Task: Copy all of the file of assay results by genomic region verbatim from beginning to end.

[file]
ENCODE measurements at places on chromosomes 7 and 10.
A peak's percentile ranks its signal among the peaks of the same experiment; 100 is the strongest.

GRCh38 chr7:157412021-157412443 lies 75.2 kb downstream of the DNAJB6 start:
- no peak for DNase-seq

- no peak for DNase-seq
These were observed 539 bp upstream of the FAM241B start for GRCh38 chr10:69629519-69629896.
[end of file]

ENCODE measurements at places on chromosomes 7 and 10.
A peak's percentile ranks its signal among the peaks of the same experiment; 100 is the strongest.

GRCh38 chr7:157412021-157412443 lies 75.2 kb downstream of the DNAJB6 start:
- no peak for DNase-seq

- no peak for DNase-seq
These were observed 539 bp upstream of the FAM241B start for GRCh38 chr10:69629519-69629896.